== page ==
Are you a new voter? Maybe you’re turning 18, or you decided to get involved in the electoral process for the first time in your life. Either way, there’s a lot to learn.
This is a midterm year, which means this is an election between presidential elections. Voters will be choosing candidates for all 435 seats in the U.S. House of Representatives and 35 seats in the Senate. The results will determine which political party controls each house of Congress for the next two years. There are also 36 governorships and many mayoral and local races on ballots across the country.
Make sure you’re ready to go to the polls this November 6. Check out USAGov’s top five frequently asked voting questions.
You can vote if you are a U.S. citizen and meet your state’s residency and other requirements. In every state, you must be at least 18 on or before Election Day to vote, but you may be able to register if you’re younger. Check out your state’s voter registration age and learn about other rules including the ID you may need to show when you vote.
Remember, you must be registered to vote by your state’s registration deadline. It could be as much as a month before Election Day, so mark your calendar and make sure you don’t miss it.
If you meet the requirements, you can begin the registration process at Vote.gov. Online registration is available for 37 states plus the District of Columbia. If you can’t register on the web, Vote.gov will help you get started with your state’s mail or in-person registration process.
Need to check or change your voter registration? If you have voted before but it’s been a while, check to be sure your name hasn’t been purged from the voter list. And if you move or change your name, you’ll need to update your registration or re-register. Visit Can I Vote. Depending on where you live, you may be able to check and update your information online. If you need more help, contact your state or local election office.
The first step is figuring out what you're looking for in a candidate. Debates are a good way to learn about the candidates and where they stand on issues. Learn about the techniques candidates may use to distort information and sway your perceptions of them and their opponents.
If a candidate is up for re-election or coming from another public office, you can look at their record. Visit Congress.gov for candidates running for re-election in the U.S. House of Representatives and the U.S. Senate. For state office candidates, contact your state legislature website. For candidates in county or local offices, contact your local government.
Just because you can’t make it to the polls on Election Day doesn’t mean you can’t vote. Even though it varies by state, you may have the option to cast an absentee ballot or even vote early. Military families and Americans living abroad can also vote from overseas. Learn if early or absentee voting is available in your state and how to start the process. Keep in mind, the process takes longer than voting domestically, so be sure to start as soon as possible.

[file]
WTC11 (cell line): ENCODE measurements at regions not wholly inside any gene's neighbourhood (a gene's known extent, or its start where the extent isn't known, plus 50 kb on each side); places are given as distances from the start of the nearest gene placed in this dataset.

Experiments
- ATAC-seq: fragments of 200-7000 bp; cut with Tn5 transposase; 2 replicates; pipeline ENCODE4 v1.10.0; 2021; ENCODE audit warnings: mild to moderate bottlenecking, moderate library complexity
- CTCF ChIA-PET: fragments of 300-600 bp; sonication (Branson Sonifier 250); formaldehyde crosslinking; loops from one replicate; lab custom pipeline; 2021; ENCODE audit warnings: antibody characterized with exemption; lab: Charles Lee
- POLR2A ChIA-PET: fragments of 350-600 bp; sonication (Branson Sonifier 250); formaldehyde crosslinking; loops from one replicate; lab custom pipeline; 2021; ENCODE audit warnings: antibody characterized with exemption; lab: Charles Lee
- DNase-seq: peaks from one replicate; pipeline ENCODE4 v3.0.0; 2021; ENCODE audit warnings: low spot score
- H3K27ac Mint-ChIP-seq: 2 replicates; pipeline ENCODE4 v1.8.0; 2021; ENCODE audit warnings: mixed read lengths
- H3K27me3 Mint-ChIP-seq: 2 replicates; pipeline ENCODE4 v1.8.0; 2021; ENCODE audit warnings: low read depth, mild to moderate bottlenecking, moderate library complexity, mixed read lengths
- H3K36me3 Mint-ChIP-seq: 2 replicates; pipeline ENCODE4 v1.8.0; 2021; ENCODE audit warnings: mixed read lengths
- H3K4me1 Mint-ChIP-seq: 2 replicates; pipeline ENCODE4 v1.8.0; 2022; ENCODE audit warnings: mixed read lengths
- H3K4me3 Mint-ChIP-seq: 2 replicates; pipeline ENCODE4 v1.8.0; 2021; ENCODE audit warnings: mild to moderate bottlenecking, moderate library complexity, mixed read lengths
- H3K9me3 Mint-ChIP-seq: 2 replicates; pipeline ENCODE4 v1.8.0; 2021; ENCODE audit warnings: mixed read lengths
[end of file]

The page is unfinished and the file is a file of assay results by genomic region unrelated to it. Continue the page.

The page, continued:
If you’re planning to vote in person on Election Day, it’s important to know your assigned polling place. If you go to another one, you may only be able to cast a provisional ballot, which is kept separate until an official decides if it can be counted. Contact your election office for the most up-to-date information on your polling place, including voting hours and accommodations for disabilities.
Remember to make a plan ahead of time for Election Day. Will you vote in the morning or afternoon? Do you need to find a ride or take time off to get to the polls?
If you have more questions about voting, USA.gov/voting is your first stop for anything related to the 2018 midterm elections. You can also ask questions on USA.gov’s Facebook, Twitter, and Instagram.
Are you ready to vote for the first time? If you’re a U.S. citizen, meet your state’s requirements, and will be 18 by Election Day, you can vote.
But first, you need to register before your state’s deadline. Check with your local election office. You can register there or you may be able to register online, at the Department of Motor Vehicles, or using the National Mail Voter Registration Form.
Your election office may send you a voter registration card listing your polling place. On Election Day, that’s where you’ll go. When you get there, you may need to show an ID to vote. Then, fill out your ballot. If you don’t know how, ask a poll worker. If you know you won’t be able to get there on Election Day, you may qualify to vote by mail.
Remember, voting rules are different in every state. Learn more about voting at USA.gov/voting